Intel 4 is an architecture that is actually Intel’s 7nm process that the company was forced to delay until 2023 due to manufacturing issues.

Intel says the Intel 4 will offer roughly a 20 percent jump in performance per watt in a smaller footprint. Production is scheduled for the second half of 2022, with the first Intel 4 products scheduled for 2023 (Meteor Lake for consumer products and Granite Rapids for data centers).

The Intel 3 , scheduled for production in the second half of 2023, is the new name for what would previously have been a second generation 7nm product. Like the Intel 4, it’s still a FinFET-based product, although Intel says it will offer additional optimizations and use of EUV to increase performance by about 18 percent over the Intel 4. No release dates or processor names for this architecture have been announced by Intel.

Image: Intel

Intel 20A is the name of the next generation of Intel technologies, which under the old scheme would have been the architecture following 7nm. This is also the most significant announcement made by Intel at this conference, as Intel plans to unveil its first new transistor architecture since FinFET in 2011 for the first time. The new architecture, called «RibbonFET», will be a groundbreaking transistor technology for the company, and promises greater transistor density and smaller size.

The Intel 20A is not expected to hit the market until 2024 and, like the Intel 3, it does not yet have an officially announced release date or products.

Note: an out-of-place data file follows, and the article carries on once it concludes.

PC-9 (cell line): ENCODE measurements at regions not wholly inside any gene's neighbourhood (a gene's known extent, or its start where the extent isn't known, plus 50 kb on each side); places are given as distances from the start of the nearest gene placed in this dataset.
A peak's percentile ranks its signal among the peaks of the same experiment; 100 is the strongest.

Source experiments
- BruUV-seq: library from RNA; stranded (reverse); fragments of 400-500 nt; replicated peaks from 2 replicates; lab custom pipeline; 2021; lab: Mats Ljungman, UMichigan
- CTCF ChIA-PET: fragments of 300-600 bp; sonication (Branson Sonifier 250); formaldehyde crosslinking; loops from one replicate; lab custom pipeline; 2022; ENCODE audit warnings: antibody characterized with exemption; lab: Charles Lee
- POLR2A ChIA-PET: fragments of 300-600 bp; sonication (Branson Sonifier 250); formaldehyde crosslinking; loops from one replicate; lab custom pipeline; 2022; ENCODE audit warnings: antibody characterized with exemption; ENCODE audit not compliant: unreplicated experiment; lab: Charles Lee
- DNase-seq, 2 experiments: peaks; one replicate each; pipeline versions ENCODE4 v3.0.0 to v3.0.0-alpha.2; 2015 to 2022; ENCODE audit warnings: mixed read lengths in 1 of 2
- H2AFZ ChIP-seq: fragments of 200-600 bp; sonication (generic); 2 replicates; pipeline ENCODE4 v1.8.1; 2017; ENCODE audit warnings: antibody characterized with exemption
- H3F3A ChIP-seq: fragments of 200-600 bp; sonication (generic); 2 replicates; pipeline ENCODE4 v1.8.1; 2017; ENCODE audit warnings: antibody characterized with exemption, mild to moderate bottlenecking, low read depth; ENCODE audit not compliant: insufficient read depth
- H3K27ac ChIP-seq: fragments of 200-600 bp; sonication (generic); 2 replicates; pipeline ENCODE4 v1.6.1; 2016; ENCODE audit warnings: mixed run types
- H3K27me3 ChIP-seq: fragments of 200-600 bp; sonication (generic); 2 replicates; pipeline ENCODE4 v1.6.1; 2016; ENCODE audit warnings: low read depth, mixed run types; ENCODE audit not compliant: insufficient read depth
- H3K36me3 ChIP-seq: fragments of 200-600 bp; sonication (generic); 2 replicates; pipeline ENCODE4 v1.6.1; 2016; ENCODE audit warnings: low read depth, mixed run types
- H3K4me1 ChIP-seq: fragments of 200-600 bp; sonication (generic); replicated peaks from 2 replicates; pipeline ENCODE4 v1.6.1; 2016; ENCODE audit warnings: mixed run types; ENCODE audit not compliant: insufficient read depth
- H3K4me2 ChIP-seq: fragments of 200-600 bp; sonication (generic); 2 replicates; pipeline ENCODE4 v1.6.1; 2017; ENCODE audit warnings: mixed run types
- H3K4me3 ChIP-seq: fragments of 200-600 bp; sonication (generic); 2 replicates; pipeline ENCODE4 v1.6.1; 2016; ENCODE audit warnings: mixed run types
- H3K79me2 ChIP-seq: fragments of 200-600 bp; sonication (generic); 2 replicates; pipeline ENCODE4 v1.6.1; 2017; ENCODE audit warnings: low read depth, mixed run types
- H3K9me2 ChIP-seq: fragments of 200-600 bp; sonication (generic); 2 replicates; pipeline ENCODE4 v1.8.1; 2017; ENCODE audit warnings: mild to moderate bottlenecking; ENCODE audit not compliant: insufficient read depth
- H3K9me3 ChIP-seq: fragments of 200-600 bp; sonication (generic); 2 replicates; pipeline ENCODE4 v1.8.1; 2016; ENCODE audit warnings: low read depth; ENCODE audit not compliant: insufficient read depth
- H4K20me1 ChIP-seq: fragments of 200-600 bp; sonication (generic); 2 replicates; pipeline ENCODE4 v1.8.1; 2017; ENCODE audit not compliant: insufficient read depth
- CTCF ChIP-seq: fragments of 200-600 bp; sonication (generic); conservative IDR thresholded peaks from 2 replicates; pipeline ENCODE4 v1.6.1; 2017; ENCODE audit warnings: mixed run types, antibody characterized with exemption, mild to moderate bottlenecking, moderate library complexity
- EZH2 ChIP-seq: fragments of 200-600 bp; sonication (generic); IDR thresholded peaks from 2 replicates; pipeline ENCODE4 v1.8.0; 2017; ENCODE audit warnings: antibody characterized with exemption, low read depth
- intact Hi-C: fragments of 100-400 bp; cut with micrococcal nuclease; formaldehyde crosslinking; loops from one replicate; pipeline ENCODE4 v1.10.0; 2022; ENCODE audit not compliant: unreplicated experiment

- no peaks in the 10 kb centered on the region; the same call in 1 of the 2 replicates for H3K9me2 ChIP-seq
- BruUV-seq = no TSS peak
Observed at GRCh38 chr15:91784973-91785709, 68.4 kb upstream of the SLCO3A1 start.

Intel 18A is the furthest of Intel’s future plans. The Intel 18A will use second-generation Intel RibbotFET technology, marking «another significant leap in transistor performance.» Intel expects this generation to return the company’s leadership in semiconductors.

AWS Amazon and Qualcomm become Intel 9 customers0014 Image: Intel

In addition to the roadmap and process renaming, Intel announced that it has received its first major customer from its new Intel Foundry Services (IFS) contract manufacturing business.

Qualcomm, best known for its development of the Snapdragon chips that power most mainstream Android phones, will begin manufacturing its Intel chips using the upcoming 20A process in the coming years. It has not yet been announced when the first Intel-made Qualcomm chips will appear and what Qualcomm products will be manufactured by Intel.

In addition, Amazon’s AWS will work with Intel Foundry Services, relying on Intel’s packaging solutions (although Intel will not directly manufacture chips for Amazon).

Intel explains why it makes 14nm processors while AMD masters 5nm




    In 2021, Intel will release almost all of its processors using the old 14nm topology. She is in no hurry with a full transition to 10 nm, since this technical process pumps money out of her, while 14 nm has long paid off and makes a profit. Meanwhile, AMD is already working on 5nm chips.

    It’s all about the money